The questions in your title and in your body-text are slightly different.
Prestressed girder camber should usually be upwards. This is because one usually applies sufficient prestressing to cancel out (or overcome) all possible dead loads and some fraction of live loads. This means that without live loads the prestressing will probably be larger than the applied dead loads, even if one only considers the bending moment component and ignores the compression component of the prestress. The girder's total camber will therefore be upwards in the absence of live loads.
That being said, it is theoretically possible (though a terrible idea, economically speaking) to prestress a beam such that the camber is downward. Just prestress the beam along its centroidal axis, such that the prestress overcomes the tensile stresses by simple compression (making sure not to rupture the beam by compression). In such a case the prestress would not generate an upwards camber and the girder's total camber would remain downwards.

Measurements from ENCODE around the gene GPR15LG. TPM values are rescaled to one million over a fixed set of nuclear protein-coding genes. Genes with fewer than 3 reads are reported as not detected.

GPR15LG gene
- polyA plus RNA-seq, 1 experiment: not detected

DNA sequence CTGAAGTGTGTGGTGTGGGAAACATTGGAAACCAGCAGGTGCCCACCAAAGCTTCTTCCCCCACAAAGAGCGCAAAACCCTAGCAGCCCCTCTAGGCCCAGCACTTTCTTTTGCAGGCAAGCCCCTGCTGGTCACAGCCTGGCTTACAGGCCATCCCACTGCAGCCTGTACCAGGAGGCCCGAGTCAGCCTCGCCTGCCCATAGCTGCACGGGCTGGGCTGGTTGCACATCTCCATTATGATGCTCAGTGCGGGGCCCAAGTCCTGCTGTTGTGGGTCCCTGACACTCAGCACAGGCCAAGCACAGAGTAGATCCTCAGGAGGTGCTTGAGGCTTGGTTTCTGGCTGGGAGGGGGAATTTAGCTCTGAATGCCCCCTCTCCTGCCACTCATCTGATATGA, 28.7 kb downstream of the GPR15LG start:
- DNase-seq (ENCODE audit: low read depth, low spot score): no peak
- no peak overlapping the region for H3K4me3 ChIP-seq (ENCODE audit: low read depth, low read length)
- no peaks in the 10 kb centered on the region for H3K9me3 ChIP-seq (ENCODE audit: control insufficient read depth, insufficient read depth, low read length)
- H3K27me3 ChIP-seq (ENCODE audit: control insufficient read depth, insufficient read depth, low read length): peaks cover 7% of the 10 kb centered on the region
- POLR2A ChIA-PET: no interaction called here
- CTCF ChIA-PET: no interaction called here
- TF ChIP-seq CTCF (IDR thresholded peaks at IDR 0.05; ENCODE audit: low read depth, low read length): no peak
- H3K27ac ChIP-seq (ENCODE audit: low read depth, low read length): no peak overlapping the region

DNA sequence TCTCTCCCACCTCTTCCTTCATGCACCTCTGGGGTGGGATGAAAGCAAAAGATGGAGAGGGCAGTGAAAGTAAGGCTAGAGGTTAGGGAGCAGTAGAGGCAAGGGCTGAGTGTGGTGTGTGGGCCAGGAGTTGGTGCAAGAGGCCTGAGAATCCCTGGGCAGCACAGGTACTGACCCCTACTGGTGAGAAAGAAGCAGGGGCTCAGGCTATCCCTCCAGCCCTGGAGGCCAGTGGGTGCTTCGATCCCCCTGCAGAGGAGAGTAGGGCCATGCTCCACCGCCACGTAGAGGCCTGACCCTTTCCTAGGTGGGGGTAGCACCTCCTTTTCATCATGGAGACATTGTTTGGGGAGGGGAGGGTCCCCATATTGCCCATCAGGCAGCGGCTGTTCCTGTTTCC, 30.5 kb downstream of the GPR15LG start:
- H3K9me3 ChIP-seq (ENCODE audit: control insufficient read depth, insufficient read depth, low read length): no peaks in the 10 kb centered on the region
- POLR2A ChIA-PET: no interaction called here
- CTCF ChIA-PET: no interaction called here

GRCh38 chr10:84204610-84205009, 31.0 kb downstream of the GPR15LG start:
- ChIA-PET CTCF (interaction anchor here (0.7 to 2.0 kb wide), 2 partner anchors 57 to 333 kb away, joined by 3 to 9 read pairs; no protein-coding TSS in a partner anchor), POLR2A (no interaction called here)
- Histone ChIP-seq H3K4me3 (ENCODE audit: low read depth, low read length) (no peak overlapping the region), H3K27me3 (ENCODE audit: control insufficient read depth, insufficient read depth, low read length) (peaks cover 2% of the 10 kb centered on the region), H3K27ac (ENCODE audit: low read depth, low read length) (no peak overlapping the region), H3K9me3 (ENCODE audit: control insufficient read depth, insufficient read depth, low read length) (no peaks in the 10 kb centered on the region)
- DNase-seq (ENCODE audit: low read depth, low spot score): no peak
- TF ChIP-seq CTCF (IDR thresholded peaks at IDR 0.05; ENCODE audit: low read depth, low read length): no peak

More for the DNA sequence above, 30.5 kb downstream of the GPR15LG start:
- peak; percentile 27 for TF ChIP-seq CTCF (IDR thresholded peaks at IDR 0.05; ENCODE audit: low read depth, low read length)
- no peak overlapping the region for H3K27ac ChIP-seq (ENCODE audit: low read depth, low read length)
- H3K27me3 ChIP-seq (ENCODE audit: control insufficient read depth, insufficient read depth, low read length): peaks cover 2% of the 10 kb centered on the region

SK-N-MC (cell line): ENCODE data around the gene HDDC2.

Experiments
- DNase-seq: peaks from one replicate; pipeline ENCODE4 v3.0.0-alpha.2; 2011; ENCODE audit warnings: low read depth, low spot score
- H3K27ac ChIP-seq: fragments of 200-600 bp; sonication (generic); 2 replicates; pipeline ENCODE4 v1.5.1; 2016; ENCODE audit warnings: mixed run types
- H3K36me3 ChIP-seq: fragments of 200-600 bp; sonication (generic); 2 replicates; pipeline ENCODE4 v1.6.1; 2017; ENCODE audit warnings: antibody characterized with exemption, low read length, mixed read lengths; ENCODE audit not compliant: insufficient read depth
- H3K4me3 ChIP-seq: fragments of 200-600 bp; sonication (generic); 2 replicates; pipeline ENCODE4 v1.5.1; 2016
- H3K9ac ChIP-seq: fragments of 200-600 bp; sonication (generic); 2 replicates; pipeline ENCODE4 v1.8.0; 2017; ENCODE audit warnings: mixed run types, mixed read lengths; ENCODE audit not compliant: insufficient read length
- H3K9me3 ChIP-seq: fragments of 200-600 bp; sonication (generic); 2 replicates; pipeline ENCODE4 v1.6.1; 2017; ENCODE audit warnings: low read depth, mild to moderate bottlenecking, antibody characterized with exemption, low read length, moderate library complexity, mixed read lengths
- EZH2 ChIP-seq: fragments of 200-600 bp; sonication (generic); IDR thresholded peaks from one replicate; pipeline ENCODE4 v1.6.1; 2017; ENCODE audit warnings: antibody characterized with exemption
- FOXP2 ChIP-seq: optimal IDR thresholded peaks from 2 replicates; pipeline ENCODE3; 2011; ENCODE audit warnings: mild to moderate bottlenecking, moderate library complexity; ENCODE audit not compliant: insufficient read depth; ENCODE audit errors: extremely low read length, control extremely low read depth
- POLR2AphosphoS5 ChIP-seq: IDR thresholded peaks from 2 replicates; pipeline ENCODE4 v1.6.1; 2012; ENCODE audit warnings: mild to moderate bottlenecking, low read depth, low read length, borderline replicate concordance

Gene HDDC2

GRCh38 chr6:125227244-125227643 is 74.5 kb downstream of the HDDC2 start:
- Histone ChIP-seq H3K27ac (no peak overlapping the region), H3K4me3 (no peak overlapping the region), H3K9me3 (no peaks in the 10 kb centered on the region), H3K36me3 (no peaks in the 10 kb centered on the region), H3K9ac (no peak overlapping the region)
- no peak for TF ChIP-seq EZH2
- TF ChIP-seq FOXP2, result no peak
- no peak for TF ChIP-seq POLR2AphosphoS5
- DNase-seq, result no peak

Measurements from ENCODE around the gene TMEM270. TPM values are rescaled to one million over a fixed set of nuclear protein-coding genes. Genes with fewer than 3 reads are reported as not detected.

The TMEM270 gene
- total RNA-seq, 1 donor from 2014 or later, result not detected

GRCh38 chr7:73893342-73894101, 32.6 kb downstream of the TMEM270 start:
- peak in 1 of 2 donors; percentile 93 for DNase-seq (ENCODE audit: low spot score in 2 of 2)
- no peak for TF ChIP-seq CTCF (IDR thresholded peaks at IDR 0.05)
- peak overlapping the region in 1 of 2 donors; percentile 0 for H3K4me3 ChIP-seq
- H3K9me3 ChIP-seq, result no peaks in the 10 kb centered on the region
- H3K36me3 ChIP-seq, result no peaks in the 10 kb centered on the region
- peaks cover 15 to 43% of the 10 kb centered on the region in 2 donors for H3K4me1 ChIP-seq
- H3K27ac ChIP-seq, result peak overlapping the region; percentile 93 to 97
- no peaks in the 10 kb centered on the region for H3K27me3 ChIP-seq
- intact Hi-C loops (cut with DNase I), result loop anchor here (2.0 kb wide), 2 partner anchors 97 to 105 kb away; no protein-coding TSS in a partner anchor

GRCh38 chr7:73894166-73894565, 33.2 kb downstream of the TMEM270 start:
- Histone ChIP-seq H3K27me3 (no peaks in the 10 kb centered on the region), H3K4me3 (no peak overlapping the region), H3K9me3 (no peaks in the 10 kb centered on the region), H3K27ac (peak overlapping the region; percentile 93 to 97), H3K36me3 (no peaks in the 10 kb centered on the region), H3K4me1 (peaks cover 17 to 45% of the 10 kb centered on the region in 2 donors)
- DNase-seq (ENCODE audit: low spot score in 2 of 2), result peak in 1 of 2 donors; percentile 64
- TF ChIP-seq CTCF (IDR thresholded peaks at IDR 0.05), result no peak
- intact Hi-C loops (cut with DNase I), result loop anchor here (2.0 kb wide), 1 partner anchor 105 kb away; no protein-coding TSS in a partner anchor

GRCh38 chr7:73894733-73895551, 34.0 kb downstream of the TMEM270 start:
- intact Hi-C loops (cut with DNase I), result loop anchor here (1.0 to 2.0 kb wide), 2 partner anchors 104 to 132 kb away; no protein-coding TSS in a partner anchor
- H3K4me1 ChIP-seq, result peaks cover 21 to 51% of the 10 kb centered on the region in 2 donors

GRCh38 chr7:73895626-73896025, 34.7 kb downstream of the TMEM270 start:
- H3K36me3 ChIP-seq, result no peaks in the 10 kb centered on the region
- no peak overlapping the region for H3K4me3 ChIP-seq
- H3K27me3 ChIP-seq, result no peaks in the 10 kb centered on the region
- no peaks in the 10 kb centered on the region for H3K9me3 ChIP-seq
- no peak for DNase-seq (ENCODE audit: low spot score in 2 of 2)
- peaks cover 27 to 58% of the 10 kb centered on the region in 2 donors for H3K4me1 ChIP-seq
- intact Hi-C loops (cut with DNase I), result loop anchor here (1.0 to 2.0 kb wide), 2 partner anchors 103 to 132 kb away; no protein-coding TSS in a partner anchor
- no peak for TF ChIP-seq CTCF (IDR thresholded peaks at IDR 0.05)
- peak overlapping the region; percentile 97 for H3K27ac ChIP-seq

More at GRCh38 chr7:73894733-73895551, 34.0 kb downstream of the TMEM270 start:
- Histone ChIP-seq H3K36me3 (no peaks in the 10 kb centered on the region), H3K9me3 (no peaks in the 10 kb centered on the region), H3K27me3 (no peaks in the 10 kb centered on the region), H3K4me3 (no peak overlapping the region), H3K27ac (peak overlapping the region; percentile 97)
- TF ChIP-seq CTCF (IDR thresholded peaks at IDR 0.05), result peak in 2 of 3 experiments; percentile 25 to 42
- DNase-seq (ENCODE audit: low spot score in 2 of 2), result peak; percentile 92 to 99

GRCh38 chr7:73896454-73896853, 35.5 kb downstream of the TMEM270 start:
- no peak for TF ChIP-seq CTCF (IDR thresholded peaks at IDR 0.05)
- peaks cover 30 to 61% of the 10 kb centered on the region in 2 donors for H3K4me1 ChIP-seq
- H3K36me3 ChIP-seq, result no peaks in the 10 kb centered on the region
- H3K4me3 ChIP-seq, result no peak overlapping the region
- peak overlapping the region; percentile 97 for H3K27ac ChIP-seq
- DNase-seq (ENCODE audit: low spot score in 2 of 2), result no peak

Now, onto the second question: there is no problem in having long-term downwards camber. That just means that your prestress' bending moment component is smaller than the dead loads' total bending moment. So long as your compression component is taking up the slack in the long-term, there's no problem (assuming it's not so dramatic as to cross the acceptable deflection limits in the code, of course).